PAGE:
On Wednesday, 2006 Nov 08, Mercury will transit the Sun for the
first time since 2003. The transit or passage of a planet across
the face of the Sun is a relatively rare occurrence. As seen from
Earth, only transits of Mercury and Venus are possible. There are
approximately 13 transits of Mercury each century. In comparison,
transits of Venus occur in pairs with more than a century
separating each pair.
The principal events occurring during a transit are conveniently
characterized by contacts, analogous to the contacts of an annular
solar eclipse. The transit begins with contact I which is the
instant when the planet’s disk is externally tangent with the Sun.
Shortly after contact I, the planet can be seen as a small notch
along the solar limb. The entire disk of the planet is first seen
at contact II when the planet is internally tangent with the Sun.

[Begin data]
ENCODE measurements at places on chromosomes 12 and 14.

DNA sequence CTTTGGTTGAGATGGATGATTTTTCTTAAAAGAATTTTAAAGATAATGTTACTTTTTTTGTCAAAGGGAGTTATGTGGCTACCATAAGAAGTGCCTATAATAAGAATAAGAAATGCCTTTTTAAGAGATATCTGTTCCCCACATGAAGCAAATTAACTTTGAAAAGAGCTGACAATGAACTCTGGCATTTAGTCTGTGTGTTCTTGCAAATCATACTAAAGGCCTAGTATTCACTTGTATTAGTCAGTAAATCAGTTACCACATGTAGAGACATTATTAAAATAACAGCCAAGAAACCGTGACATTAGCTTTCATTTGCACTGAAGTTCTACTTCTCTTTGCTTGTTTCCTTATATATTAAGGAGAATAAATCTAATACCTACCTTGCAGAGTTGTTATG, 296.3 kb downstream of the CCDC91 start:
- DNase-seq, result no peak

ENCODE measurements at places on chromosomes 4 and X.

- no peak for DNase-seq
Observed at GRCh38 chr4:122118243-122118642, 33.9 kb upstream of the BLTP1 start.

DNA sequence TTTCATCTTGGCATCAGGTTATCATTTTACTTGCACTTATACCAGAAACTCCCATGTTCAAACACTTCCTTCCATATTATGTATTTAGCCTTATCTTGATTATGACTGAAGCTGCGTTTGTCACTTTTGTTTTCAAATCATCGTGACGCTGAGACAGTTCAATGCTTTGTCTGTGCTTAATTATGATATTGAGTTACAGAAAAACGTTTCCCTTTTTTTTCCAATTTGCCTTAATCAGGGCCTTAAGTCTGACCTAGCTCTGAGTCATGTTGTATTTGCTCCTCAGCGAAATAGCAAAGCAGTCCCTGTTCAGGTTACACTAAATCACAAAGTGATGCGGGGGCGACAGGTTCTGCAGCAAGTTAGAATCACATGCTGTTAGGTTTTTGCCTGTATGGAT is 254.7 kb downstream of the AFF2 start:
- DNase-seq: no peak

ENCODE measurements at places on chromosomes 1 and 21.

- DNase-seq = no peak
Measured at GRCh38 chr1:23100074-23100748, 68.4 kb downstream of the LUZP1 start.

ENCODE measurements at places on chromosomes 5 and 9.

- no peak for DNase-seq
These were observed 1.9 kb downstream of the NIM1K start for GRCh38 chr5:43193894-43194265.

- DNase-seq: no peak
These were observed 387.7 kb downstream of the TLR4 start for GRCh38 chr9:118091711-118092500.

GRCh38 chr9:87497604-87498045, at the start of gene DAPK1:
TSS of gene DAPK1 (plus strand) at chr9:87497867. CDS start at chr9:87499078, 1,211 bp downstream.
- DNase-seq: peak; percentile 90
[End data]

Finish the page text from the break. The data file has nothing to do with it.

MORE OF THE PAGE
During the next several hours, the silhouetted planet slowly
traverses the brilliant solar disk. At contact III, the planet
reaches the opposite limb and once again is internally tangent with
the Sun. Finally, the transit ends at contact IV when the planet’s
limb is externally tangent to the Sun. Contacts I and II define the
phase called ingress while contacts III and IV are known as egress.
Position angles for Mercury at each contact are measured
counterclockwise from the north point on the Sun’s disk.